Following the 1986 Chernobyl nuclear power plant meltdown, biological samples were obtained only after extensive delays, limiting the information that could be gained about the impacts of that historic disaster. Determined not to repeat the shortcomings of the Chernobyl studies, scientists began gathering biological information only a few months after the disastrous meltdown of the Fukushima Daiichi power plant in Japan in 2011. Results of these studies are now beginning to reveal serious biological effects of the Fukushima radiation on non-human organisms ranging from plants to butterflies to birds.
A series of articles summarizing these studies has now been published in the Journal of Heredity. These describe widespread impacts, ranging from population declines to genetic damage to responses by the repair mechanisms that help organisms cope with radiation exposure.
"A growing body of empirical results from studies of birds, monkeys, butterflies, and other insects suggests that some species have been significantly impacted by the radioactive releases related to the Fukushima disaster," stated Dr. Timothy Mousseau of the University of South Carolina, lead author of one of the studies.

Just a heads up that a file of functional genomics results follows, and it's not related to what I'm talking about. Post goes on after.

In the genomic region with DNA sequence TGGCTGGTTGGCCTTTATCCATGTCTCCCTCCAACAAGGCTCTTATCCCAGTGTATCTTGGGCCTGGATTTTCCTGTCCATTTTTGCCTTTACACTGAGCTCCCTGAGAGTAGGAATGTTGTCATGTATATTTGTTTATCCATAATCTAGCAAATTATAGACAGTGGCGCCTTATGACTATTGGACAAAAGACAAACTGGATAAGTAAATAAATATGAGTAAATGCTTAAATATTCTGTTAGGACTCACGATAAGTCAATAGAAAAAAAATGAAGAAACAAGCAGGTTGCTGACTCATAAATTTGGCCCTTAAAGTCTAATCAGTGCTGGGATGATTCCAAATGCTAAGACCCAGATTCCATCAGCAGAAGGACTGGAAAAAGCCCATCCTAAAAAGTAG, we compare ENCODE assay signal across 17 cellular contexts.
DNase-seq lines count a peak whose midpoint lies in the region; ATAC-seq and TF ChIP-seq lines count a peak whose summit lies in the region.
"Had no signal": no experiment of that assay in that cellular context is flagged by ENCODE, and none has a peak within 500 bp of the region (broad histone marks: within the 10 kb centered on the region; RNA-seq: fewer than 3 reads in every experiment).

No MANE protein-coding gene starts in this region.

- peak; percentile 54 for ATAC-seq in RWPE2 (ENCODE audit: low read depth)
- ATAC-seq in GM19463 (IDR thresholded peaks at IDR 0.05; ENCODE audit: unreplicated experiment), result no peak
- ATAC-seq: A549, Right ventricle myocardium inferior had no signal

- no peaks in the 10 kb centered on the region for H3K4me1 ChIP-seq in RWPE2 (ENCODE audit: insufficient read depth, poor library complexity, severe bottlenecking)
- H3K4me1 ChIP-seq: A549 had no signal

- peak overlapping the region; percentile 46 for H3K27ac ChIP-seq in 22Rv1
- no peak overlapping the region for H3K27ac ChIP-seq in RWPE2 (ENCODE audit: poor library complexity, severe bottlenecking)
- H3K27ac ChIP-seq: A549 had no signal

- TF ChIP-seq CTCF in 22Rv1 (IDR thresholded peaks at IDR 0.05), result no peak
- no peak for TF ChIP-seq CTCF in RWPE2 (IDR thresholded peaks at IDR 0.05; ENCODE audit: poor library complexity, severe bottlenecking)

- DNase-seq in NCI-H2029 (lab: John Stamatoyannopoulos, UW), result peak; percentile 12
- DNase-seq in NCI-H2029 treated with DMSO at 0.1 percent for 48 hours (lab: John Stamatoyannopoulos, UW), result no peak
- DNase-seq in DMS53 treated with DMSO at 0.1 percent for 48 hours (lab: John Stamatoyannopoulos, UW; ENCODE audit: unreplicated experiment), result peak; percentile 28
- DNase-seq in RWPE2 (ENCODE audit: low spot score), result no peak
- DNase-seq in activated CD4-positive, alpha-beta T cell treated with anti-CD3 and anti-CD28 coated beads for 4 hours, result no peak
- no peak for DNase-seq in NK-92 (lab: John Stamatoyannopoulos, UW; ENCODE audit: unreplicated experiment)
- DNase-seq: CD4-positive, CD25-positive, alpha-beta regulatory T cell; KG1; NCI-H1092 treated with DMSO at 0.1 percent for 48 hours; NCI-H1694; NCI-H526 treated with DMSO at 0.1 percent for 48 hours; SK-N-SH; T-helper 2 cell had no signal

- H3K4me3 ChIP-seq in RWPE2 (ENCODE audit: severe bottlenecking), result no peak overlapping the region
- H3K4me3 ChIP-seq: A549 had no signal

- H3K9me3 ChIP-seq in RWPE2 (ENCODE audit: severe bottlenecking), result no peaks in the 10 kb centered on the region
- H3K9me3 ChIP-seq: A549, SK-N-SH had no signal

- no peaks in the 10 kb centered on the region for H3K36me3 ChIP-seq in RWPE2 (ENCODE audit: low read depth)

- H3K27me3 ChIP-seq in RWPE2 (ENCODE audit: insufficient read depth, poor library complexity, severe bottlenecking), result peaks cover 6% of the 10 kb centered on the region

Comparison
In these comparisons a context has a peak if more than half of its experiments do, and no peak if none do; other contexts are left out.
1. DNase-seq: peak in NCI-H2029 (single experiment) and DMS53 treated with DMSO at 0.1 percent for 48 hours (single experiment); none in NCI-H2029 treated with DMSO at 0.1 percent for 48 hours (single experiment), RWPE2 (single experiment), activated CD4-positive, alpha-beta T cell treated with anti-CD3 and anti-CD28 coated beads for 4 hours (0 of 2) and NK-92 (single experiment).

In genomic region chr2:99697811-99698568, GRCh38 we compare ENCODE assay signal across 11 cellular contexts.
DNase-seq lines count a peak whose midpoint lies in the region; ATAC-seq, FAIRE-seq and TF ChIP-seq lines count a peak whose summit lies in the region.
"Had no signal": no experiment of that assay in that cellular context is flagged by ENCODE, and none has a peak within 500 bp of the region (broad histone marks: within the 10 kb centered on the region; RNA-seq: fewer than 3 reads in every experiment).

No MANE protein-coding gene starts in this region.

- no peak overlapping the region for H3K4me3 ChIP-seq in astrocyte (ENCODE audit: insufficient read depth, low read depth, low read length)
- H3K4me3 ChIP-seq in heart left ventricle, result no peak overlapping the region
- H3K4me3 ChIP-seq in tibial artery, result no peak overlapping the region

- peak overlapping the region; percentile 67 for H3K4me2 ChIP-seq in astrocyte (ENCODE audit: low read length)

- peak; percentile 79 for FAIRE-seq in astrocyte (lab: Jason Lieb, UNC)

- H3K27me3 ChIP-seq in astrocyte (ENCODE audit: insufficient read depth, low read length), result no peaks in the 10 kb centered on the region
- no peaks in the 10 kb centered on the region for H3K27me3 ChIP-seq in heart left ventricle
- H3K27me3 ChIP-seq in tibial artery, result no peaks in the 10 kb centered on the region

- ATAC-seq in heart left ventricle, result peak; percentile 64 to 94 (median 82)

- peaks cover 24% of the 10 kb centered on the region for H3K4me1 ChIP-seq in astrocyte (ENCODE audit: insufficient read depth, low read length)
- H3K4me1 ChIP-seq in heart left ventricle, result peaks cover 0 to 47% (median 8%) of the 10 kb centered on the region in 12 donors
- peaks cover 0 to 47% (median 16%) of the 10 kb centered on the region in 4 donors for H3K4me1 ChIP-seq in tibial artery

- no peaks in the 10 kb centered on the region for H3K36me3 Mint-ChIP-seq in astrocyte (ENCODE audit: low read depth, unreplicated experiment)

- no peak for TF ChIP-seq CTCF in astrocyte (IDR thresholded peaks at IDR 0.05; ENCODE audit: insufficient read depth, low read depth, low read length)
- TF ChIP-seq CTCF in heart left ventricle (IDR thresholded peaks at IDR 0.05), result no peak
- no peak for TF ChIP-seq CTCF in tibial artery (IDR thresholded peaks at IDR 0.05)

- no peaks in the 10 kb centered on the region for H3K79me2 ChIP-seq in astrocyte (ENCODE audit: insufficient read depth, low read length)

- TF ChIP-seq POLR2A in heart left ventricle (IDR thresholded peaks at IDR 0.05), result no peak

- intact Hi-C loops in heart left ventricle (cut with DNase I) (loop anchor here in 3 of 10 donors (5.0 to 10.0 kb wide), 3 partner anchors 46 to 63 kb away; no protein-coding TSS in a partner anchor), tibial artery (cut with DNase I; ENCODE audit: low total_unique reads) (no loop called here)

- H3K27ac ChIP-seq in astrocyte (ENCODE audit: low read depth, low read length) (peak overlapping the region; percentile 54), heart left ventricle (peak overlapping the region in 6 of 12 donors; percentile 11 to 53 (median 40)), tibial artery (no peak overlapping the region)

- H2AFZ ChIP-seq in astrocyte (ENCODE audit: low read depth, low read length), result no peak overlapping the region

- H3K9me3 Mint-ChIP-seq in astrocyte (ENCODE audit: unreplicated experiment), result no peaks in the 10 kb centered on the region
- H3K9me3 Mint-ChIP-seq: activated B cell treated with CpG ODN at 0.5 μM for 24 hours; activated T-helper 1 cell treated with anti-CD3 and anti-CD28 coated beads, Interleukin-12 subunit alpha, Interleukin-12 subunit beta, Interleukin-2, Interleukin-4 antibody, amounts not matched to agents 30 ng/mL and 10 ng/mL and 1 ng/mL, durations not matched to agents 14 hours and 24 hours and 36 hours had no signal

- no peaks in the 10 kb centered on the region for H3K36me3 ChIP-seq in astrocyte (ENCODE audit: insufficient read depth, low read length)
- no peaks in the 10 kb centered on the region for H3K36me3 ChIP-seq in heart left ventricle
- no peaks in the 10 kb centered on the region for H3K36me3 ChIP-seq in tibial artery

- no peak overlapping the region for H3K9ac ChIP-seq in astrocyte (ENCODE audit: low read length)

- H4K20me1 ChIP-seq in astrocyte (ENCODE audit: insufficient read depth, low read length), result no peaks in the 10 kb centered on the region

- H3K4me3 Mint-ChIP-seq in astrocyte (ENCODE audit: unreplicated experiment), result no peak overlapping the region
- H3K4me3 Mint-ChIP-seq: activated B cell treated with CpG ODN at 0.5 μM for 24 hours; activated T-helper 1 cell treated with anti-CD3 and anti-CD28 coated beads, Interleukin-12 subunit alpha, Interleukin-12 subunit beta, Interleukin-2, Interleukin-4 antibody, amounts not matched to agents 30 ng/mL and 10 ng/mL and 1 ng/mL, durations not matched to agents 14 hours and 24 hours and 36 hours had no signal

Most importantly, these studies supply a baseline for future research on the effects of ionizing radiation exposure to the environment.
Common to all of the published studies is the hypothesis that chronic (low-dose) exposure to ionizing radiation results in genetic damage and increased mutation rates in reproductive and non-reproductive cells.
One of the studies (Hayashi et al. 2014) documented the effects of radiation on rice by exposing healthy seedlings to low-level gamma radiation at a contaminated site in Fukushima Prefecture. After three days, a number of effects were observed, including activation of genes involved in self-defense, ranging from DNA replication and repair to stress responses to cell death.
"The experimental design em
|Contact: Nancy Steinberg|
American Genetic Association